Results: A significant three-way interaction was detected among Aβ positivity, eye condition, and the laterality factor on alpha-band power after adjusting for age, sex, educational years, global cognition, depression, medication use, and white matter hyperintensities on magnetic resonance imaging (F = 5.987, p = 0.016); EC-to-EO alpha reactivity in the left hemisphere was significantly reduced in Aβ+ subjects without dementia compared with the others (F = 3.984, p = 0.048).

Conclusion: Among mild cognitive impairment subjects, alpha reactivity additively contributed to predict cerebral Aβ positivity beyond the clinical predictors, including vascular risks, impaired memory function, and apolipoprotein E ɛ4. These findings support that EC-to-EO alpha reactivity acts as an early biomarker of cerebral Aβ deposition and is a useful measurement for screening early-stage AD.
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http://dx.doi.org/10.3233/JAD-200442DOI Listing
January 2020

Depressive symptoms are associated with worse cognitive prognosis in patients with newly diagnosed idiopathic Parkinson disease.

Psychogeriatrics 2020 Nov 24;20(6):880-890. Epub 2020 Aug 24.

Department of Neurology, Kangwon National University Hospital, Kangwon National University College of Medicine, Chuncheon, South Korea.

Background: Although depression is very common in patients with Parkinson disease (PD), only a few studies have investigated the longitudinal effects of initial depression on cognitive decline in these patients. The purpose of this study was to investigate the effect of depression on cognitive functions in patients with PD.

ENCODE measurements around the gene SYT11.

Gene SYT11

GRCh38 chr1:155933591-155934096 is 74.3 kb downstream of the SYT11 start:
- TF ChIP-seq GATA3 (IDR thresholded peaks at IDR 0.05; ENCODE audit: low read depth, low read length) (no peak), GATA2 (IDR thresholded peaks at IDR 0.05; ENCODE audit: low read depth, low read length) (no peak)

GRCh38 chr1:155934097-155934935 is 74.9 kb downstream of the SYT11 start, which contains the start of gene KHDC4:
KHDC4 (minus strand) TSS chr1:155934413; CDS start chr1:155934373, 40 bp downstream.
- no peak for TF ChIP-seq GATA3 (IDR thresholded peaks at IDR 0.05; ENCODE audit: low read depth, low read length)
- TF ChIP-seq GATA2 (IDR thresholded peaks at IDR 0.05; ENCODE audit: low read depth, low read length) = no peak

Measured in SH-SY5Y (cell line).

Methods: We used data from the Parkinson Progression Markers Initiative (PPMI) to investigate the relationship between depression and PD. Depressive symptoms were measured in patients with PD based on the Geriatric Depression Scale (GDS) or Neuropsychiatric Inventory-Questionnaire (NPI-Q) scores obtained at baseline. We evaluated cognitive decline as whether a patient with PD progressed to PD with mild cognitive impairment (MCI) during a 4-year follow-up period. Multivariate Cox regression analysis was done to know whether depression can predict the conversion to MCI. In addition, a voxel-based morphometric analysis using volumetric brain magnetic resonance imaging was used to compare structural changes related to future cognitive decline as well as to reveal longitudinal effect of baseline depression on cortical atrophy.

Results: Data from 263 patients with cognitively normal de novo PD who were available for longitudinal cognitive testing were analysed. The multivariate Cox regression analysis revealed that the depressive symptoms were independent risk factors for conversion to MCI in patients with de novo PD after adjusting for covariates (hazards ratio (95% CI)) of depression defined by the GDS (1.753 (1.084-2.835)) and the NPI (1.815 (1.083-3.042)) scores, respectively. The significant structural changes in PD with MCI as well as longitudinal effect of baseline depression on subsequent cortical atrophy were found in multiple areas on the voxel-based morphometric analysis (P < 0.001, family-wise error rate corrected).

Conclusions: Our study indicates that the presence of depressive symptoms in patients with early PD is associated with a higher risk of progression to MCI and early depression may reflect subsequent cortical atrophy.
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http://dx.doi.org/10.1111/psyg.12601DOI Listing
November 2020